The Fête nationale parade is underway on St-Denis Street in Montreal, kicking off with Annie Villeneuve singing Gens du pays atop a float depicting Quebec colonial history.
Big puppets of historical figures and Quebec founders, like Samuel de Champlain, glided through the crowd. The festivities are also highlighting Montreal’s 375th anniversary.
More floats to come in the parade will depict First Nations histories as well as more recent events in the province’s past.
Coup d’envoi du défilé de la Saint-Jean-Baptiste à Montréal. pic.twitter.com/Lr6PCb59ML
While many of the scenes celebrated the province and city, others took cracks at its infrastructure.
…Or highlighted its infrastructure.
Pretty awesome to see a personified Habitat 67 marching in the Fête Nationale parade in Montreal today! pic.twitter.com/HsDDo8XLiD
Friday night, thousands of people attended the main Fête nationale concert at the Quartier des Spectacles to kick off a weekend of celebrations.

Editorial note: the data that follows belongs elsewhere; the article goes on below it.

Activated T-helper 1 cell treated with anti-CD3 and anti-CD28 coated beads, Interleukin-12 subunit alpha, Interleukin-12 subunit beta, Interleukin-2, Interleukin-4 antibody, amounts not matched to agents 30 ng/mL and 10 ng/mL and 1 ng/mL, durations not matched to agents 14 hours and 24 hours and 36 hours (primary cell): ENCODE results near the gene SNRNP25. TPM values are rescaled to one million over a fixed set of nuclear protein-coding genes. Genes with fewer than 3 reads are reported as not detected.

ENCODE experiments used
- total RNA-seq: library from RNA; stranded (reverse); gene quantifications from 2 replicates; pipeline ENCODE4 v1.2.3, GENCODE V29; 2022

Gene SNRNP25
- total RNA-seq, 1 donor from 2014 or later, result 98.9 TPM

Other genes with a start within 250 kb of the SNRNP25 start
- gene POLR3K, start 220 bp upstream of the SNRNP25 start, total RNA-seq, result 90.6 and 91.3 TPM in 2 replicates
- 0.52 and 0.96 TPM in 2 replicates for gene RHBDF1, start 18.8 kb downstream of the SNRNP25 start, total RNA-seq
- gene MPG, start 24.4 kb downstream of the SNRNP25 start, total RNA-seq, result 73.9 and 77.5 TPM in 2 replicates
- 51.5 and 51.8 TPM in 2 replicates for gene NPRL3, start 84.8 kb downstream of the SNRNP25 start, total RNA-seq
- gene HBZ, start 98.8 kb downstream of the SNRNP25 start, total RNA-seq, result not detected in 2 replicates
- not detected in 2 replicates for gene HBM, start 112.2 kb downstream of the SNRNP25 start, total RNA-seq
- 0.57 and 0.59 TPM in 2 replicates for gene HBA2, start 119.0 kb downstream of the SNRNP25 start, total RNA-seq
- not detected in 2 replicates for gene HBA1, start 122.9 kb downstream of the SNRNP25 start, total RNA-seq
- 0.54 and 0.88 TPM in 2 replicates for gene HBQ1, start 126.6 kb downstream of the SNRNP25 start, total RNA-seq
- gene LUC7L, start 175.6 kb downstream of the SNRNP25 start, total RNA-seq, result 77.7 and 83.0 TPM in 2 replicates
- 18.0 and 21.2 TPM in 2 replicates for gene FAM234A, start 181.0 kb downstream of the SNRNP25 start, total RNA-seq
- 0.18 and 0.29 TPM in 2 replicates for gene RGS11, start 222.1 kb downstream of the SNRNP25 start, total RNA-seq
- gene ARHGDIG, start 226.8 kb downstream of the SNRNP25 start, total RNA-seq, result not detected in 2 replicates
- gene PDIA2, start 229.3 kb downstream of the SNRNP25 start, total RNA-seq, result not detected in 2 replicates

The free event featured a slew of Quebec talent including Patrick Watson, Robert Charlebois and Claude Dubois.
It was just one of many events happening around the province including today’s parade on St-Denis Street and a host of borough activities.
St-Jean-Baptiste Day, officially known in Quebec as the Fête nationale, has a long and storied history that goes far beyond the modern-day parades, parties and concerts.
In 1834, an influential journalist visited the St. Patrick’s Day celebration in Montreal and thought French Canadians should have their own patriotic event similar to it.
He decided to organize St-Jean celebrations for French Canadians.
St-Jean-Baptiste Day became a provincial holiday in Quebec in 1925 but it was barely celebrated. In the 1960s, it started being viewed more…